Along with perfume and alcohol, cigarettes are a staple duty-free purchase for many Australians heading overseas. A cut in the allowed amount of duty-free durries is bad discal news for smokers, but is it also a problem for everyone else?
Picture by Leah Jones
As of last Saturday (September 1), the allowance for bringing in tobacco in Australia has been dramatically reduced. The previous limit was 250 cigarettes or 250 grams of cigars. The new limit is 50 cigarettes or 50 grams. This doesn't just apply to cigarettes you purchase duty-free; it covers any tobacco you've acquired, as Customs makes very clear on its site
All tobacco products in accompanied baggage are included in this category, regardless of where or how they were purchased.
That means if you have a pack with you to smoke at airports en route and one in your luggage, you're essentially done.
From the point of view of discouraging people from smoking, I can only see this as a good thing (and it lines up with other changes such as the imminent introduction of plain paper packaging for cigarettes). As a non-smoker, I've never researched how much cheaper cigarettes are when purchased duty-free. Indeed, the only comparisons I've ever done on duty-free pricing was to work out if alcohol was cheaper in outbound Australian airport stores than on landing. (The answer is no.)
Not everyone is happy about the changes. The Australian Airports Association put out a press release arguing that the changes to the allowance would result in longer airport queues because of the large number of tourists who won't know the rules and who will thus either have to surrender their cigarettes or pay extra duty when they land. AAA CEO Caroline Wilkie predicted this would be a particular problem with Chinese tourists. "We know there will be no advertising of the change in China until November — two months after the restriction starts -‐ and China is one of the highest tobacco user countries in the world."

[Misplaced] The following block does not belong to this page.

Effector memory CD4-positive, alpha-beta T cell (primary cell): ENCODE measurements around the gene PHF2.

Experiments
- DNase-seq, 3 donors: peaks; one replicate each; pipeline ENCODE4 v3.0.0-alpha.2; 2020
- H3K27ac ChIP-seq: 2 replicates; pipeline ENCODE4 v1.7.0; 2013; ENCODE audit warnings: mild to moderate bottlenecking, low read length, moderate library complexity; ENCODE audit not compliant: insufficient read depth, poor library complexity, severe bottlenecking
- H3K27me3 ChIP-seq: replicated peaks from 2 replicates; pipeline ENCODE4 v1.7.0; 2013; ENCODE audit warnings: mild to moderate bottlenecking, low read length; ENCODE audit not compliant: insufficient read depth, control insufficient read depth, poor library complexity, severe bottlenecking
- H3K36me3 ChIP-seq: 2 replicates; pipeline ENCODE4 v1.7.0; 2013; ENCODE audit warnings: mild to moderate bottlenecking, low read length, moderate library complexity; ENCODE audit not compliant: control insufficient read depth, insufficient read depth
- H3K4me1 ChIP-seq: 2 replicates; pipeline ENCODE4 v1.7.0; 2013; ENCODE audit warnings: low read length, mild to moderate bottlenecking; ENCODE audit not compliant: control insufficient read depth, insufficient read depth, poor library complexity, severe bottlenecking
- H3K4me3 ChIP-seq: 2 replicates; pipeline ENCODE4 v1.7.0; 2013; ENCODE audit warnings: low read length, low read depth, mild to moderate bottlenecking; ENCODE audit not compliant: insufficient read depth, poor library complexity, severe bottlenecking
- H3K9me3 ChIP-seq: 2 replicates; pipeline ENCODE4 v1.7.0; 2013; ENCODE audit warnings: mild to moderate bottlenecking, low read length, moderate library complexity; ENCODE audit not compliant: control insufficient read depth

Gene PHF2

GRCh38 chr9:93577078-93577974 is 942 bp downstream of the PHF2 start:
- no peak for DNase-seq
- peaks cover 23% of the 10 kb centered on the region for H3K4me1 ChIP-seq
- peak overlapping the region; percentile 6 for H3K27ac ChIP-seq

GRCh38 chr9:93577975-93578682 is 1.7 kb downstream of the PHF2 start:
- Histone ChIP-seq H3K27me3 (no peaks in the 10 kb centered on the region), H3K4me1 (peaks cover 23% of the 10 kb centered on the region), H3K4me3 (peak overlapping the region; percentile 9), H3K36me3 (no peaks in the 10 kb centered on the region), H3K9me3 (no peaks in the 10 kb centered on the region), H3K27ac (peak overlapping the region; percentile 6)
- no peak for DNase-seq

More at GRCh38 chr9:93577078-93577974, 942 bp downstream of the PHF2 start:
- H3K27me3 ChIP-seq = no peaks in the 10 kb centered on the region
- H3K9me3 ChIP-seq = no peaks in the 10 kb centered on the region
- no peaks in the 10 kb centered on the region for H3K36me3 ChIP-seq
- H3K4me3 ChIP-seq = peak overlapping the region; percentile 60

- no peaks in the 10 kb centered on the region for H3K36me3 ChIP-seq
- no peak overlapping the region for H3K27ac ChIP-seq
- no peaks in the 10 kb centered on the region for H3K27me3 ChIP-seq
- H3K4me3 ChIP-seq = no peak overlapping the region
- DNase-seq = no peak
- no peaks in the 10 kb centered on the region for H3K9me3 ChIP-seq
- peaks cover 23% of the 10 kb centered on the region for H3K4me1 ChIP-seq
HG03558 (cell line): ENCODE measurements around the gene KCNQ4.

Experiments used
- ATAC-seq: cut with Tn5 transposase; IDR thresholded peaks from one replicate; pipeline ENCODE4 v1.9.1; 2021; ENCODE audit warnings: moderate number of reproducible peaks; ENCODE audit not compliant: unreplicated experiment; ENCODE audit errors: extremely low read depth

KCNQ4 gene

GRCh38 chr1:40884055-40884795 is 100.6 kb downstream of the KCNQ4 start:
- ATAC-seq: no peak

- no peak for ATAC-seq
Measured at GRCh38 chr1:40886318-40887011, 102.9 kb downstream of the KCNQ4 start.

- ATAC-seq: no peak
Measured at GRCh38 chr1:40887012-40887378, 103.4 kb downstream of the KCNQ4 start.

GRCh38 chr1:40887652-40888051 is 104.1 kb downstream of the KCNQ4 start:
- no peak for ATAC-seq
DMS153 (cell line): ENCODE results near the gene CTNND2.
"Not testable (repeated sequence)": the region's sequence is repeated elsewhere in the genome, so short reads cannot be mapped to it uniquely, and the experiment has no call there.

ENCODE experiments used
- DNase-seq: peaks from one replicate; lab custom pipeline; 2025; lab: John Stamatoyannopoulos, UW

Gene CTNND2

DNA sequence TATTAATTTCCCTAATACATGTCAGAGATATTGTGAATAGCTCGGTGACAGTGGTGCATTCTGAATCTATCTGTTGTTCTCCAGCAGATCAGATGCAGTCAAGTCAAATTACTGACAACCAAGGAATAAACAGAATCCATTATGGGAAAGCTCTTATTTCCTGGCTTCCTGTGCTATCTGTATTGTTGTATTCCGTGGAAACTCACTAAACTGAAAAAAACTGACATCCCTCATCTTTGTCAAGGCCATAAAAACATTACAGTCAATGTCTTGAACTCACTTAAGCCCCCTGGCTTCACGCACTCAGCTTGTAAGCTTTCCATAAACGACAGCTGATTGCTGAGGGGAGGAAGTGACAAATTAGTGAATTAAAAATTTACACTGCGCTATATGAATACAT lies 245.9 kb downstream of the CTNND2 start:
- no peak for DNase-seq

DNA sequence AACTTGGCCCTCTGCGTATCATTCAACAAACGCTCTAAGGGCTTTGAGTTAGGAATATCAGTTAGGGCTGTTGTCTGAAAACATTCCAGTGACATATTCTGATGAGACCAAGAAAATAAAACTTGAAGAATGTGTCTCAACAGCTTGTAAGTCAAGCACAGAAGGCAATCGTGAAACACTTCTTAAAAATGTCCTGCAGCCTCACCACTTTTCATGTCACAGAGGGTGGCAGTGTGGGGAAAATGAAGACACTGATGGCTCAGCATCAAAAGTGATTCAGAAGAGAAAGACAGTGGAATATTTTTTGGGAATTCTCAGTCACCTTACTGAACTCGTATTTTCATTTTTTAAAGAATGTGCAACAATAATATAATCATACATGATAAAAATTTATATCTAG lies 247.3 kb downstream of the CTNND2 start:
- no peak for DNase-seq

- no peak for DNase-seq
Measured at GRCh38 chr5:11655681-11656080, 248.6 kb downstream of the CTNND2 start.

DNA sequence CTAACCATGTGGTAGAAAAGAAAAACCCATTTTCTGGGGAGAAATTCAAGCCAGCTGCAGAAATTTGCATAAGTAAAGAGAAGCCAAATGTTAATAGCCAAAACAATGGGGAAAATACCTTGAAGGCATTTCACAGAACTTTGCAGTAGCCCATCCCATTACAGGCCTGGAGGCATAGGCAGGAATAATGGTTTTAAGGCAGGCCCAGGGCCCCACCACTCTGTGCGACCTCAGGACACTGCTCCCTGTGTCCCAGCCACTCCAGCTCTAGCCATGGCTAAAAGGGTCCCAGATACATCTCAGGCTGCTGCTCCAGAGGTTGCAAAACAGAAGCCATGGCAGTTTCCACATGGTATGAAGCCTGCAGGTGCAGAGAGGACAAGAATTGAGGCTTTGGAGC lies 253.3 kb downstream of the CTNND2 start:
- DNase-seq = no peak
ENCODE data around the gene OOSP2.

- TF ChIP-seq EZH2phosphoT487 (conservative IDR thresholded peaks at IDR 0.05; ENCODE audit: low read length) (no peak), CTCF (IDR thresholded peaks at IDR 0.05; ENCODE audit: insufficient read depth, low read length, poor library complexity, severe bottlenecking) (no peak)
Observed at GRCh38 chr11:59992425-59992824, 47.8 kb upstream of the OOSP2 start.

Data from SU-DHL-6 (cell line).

While discouraging more airport queuing seems a reasonable goal, the AAA is hardly a disinterested party. If duty-free shops sell less tobacco, they make less money and can be charged less rent by airport owners. Indeed, Wilkie almost admits as much in the release with this argument: "We know passengers will spend less time in duty free stores on arrival and instead proceed straight to the primary line, creating longer queues." I'm not sure arguing that we should make people buy cancer-causing addictive products in order to balance airport traffic is the way to go here.
That said, I'm not a smoker trying to balance my budget. The current excise rate for cigarettes is around 35 cents a stick. On a carton of 250 cigarettes, that would amount to a saving of around $87.50. On 50 cigarettes, it's a more measly $17.50. Would you go to the effort to save that amount on just a couple of packets? Tell us in the comments.
Lifehacker Australia editor Angus Kidman hasn't purchased duty-free anything in quite a while. His Road Worrier column, looking at technology and organising tips for travellers, appears each week on Lifehacker.